Earlier this month, Glenn Carle, a retired CIA officer who served as deputy national intelligence officer for transnational threats, published an op-ed piece in The Washington Post arguing that Americans, and certain Republicans in particular, vastly overstate the threat from al Qaeda:

We must not delude ourselves about the nature of the terrorist threat to our country. We must not take fright at the specter our leaders have exaggerated. In fact, we must see jihadists for the small, lethal, disjointed and miserable opponents that they are.

The piece is interesting, but it left me worried, in part because it reminded me of Larry Johnson's infamous July, 2001 op-ed in The New York Times, in which he argued that Americans have nothing to fear from Osama bin Laden, and it followed by several weeks a Fareed Zakaria column that downplayed the threat posed by terrorism. I tend to grow concerned when right-thinking people all seem to be simultaneously agreeing that the terrorist threat is diminishing. Success in the war against terrorists, of course, breeds complacency, and so the question is, is this complacency justified? To answer that question, I turned to Daniel Benjamin, one of the smartest people I know on the subject. He is, with Steven Simon, author of one of the best books on Muslim terrorism, The Age of Sacred Terror. Here are four questions I asked him, and his answers:


Jeffrey Goldberg: Glenn Carle argued in The Washington Post recently that America has overstated the threat from al-Qaeda. He writes, "We have allowed the specter of that threat to distort our lives and take our treasure." Do you agree?

Daniel Benjamin: I've got a lot of respect for Glenn - he is a serious, highly regarded analyst.  That said, we're not in exactly the same place on the dimensions of the threat.  I don't fully agree, for example, with his assessment that "Osama bin Laden and his disciples are small men and secondary threats whose shadows are made large by our fears." 9/11 was an extraordinary event, and several of the key individuals involved are free to operate, so I don't think we can write them off that way.  But I do concur that the nation has overreacted to a dangerous extent, particularly in the invasion and occupation of Iraq and in making the terrorist threat the lens through which we conduct our foreign policy.  That has meant not only a huge waste of blood and treasure but it's also been counter-productive.

JG: Do you believe that al Qaeda still has the capacity to stage a spectacular, 9/11-sized, terror attack on American soil?

DB:  Probably - and if not today, then it likely will soon, given the safe haven it enjoys in the Pakistani border region and its ties to radicals in different parts of the world. There are a lot of variables to consider: technical skills, the state of their network, our own much increased vigilance.  But they have some smart operators, and as a matter of prudence, we can't rule out a major attack.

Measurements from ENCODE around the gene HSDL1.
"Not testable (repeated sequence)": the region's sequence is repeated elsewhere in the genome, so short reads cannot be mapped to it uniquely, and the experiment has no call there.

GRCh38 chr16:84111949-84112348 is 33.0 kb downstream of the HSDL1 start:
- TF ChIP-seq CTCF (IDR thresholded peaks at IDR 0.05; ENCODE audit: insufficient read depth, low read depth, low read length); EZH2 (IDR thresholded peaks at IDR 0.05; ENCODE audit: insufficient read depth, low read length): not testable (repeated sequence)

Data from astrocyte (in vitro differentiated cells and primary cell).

JG: Fareed Zakaria suggested recently that the number of deaths caused by terrorists proves that al Qaeda is a diminishing threat. In a response published on Slate and on the Brookings website, you argued that Americans are becoming complacent about the threat from terrorism. Do you believe that we have reached 9/10 levels of complacency?

DB: No. We're more alert to the threat - inevitably - than we were before 9/11, and the government machinery has accepted that catastrophic terror is a threat in a way that it could not before 9/11.  But I worry that the "policy class" and some parts of the population look at statistics or at the fact that there hasn't been an attack in the U.S. and draw the conclusion that the threat is much diminished or gone.  Among other things, you need to look at the plots that fail, like the 2006 Heathrow conspiracy, which would have been appalling had it succeeded, to take the measure of the terrorists. You need to consider the issue of safe havens, recruitment, continued popular and financial support.  There is no simple calculus - and statistics certainly only give a small part of the story.

JG: Many experts believe that there is a good chance, as high as 50 percent, that an American city will be attacked by terrorists armed with a nuclear device sometime in the next 10 years. Is this a plausible scenario?

DB: I don't think the chance is anywhere near that high, but an attack with an improvised nuclear device is plausible. When you interviewed Michael Chertoff in Aspen, he said he thought that threat would be real in a couple years, right?  I ran a study a few years ago that brought together nuclear weaponeers and terrorism experts, and the conclusion, in essence, was that if al Qaeda could get the fissile material - the hardest part of the process, but by no means impossible - they would likely be able to build a weapon.  I'd put the likelihood of that happening at a small fraction of the 50 percent you cite, but the impact would be so devastating that we need to allocate lots of resources and effort to ensuring that doesn't happen. 


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